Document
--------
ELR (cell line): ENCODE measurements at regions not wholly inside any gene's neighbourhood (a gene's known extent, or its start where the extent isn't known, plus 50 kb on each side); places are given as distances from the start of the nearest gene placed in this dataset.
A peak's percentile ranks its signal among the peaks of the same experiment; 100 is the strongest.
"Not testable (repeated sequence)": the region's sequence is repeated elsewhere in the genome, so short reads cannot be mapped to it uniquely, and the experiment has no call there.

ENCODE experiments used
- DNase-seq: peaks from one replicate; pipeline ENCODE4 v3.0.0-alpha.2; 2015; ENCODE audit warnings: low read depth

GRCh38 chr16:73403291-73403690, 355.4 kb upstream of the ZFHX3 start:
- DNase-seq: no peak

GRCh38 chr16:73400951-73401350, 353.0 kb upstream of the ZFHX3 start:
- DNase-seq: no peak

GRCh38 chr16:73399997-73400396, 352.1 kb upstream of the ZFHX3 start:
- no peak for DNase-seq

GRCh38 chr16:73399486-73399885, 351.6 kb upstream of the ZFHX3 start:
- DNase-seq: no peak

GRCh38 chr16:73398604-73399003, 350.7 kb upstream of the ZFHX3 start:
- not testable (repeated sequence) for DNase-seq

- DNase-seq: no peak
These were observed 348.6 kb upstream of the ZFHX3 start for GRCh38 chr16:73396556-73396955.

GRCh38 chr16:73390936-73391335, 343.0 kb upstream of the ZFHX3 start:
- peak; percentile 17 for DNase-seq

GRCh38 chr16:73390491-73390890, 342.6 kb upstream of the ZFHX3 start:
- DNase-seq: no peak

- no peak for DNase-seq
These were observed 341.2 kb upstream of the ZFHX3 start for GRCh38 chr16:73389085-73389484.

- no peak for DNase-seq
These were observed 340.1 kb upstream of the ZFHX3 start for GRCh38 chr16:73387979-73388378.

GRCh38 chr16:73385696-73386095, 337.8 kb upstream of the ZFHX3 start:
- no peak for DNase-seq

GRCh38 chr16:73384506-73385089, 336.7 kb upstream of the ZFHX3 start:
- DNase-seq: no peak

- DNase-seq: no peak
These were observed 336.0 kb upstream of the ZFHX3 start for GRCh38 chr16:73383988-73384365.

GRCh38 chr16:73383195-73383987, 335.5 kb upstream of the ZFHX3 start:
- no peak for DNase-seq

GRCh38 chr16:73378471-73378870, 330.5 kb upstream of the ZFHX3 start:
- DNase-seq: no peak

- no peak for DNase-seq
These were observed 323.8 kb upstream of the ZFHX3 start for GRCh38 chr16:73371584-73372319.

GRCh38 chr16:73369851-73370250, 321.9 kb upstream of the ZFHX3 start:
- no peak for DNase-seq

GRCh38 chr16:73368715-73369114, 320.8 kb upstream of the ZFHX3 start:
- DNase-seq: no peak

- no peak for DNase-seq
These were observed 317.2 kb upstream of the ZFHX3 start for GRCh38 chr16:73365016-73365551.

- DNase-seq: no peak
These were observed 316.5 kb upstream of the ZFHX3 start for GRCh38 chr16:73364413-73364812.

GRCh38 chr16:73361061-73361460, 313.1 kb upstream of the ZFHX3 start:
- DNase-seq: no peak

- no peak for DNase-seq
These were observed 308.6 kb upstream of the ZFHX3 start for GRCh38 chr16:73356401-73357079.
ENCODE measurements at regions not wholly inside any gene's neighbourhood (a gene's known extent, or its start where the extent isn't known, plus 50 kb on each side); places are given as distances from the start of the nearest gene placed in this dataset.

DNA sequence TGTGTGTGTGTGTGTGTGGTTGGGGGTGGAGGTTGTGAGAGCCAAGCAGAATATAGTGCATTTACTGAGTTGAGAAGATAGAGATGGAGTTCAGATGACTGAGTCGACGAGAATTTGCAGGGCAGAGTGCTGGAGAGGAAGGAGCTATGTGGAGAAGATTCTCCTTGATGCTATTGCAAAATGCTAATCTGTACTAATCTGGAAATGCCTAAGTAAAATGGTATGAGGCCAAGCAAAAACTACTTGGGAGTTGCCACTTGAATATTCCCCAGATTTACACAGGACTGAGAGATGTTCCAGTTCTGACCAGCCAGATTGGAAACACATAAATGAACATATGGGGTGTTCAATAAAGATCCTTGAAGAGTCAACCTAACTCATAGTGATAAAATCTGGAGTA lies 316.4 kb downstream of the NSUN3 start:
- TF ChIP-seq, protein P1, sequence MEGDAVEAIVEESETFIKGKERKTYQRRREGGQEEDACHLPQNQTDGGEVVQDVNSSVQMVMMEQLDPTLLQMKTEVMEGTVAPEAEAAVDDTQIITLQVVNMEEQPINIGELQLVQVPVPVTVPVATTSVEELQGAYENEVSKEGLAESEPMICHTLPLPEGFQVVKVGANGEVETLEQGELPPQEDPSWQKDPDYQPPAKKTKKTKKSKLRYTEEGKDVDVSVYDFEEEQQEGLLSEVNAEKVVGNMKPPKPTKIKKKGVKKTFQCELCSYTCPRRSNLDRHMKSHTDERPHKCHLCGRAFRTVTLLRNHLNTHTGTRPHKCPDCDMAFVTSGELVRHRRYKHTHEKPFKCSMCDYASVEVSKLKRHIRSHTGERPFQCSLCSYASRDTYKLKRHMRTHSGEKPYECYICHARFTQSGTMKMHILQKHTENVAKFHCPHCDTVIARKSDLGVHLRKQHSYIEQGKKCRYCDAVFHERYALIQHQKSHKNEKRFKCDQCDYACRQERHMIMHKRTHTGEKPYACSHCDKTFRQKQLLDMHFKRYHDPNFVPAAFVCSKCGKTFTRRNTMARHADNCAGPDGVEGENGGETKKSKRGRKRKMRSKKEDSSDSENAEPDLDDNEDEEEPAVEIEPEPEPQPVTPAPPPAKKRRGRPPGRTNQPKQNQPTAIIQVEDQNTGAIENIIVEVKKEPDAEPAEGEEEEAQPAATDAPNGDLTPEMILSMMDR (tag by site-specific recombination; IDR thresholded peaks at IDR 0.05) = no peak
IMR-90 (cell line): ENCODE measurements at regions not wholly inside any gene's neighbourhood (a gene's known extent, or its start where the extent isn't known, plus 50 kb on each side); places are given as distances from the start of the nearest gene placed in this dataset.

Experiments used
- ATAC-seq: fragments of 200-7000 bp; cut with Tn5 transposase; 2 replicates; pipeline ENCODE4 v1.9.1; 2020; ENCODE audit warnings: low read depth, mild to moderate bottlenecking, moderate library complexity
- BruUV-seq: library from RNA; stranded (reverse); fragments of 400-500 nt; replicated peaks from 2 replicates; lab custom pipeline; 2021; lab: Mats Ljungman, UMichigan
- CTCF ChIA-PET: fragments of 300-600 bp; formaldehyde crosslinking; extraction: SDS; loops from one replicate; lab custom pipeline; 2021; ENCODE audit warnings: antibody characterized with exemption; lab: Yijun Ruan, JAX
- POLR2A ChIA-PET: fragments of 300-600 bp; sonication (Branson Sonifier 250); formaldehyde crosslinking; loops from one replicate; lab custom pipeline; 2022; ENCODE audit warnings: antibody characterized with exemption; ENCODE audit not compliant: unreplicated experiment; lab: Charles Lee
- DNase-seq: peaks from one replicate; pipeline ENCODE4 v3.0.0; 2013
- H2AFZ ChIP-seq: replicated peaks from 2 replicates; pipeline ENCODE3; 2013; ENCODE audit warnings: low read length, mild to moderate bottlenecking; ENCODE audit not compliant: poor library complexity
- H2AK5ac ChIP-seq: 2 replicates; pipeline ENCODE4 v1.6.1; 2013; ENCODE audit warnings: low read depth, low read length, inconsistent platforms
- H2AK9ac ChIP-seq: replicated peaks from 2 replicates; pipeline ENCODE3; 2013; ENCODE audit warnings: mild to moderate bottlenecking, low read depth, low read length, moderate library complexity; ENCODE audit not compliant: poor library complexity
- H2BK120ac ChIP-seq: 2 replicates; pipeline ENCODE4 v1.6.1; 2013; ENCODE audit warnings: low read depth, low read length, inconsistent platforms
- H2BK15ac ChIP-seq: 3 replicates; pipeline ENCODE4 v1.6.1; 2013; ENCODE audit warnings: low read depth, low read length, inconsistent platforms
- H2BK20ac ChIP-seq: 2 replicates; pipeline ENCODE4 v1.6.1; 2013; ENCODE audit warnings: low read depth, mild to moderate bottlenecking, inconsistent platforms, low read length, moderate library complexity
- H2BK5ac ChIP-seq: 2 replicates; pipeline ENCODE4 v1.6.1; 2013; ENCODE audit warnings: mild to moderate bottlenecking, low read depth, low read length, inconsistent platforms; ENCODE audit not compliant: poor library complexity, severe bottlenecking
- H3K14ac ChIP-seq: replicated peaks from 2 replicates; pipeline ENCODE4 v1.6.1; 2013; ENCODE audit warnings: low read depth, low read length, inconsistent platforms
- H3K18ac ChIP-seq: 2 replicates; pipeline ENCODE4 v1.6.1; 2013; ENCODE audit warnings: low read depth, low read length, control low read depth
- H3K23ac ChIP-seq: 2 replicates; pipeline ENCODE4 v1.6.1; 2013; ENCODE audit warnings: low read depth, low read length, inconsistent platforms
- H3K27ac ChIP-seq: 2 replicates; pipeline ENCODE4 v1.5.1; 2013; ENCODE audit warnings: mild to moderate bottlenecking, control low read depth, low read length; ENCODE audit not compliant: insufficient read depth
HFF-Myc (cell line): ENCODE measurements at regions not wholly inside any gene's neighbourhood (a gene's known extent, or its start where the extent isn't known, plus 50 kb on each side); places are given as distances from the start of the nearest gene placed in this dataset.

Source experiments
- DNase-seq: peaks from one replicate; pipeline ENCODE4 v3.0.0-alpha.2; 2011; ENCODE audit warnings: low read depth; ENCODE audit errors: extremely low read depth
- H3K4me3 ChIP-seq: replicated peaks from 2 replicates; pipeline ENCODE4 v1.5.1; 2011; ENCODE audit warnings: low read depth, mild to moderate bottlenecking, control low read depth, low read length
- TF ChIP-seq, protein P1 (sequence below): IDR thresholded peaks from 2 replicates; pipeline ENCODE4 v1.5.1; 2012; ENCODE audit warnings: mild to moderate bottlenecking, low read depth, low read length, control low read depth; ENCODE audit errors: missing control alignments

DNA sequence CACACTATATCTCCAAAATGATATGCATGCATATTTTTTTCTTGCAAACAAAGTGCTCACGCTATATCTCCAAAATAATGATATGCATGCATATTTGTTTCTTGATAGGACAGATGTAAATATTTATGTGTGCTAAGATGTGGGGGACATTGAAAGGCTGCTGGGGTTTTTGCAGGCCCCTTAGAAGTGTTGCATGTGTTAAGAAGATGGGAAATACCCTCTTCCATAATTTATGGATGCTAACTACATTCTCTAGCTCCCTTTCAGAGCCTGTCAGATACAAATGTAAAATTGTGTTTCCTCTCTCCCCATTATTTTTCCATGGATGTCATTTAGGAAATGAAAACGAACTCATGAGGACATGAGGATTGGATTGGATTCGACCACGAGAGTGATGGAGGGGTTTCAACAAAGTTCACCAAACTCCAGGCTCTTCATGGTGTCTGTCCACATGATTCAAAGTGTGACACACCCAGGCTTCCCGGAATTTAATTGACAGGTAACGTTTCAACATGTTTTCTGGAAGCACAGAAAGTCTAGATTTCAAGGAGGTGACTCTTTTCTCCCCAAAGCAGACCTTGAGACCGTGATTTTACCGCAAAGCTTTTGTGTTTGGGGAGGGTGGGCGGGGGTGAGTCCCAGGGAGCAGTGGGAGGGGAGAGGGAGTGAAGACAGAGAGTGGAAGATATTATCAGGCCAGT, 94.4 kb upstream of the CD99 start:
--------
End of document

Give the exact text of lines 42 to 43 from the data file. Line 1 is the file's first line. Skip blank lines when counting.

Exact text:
- no peak for DNase-seq
These were observed 317.2 kb upstream of the ZFHX3 start for GRCh38 chr16:73365016-73365551.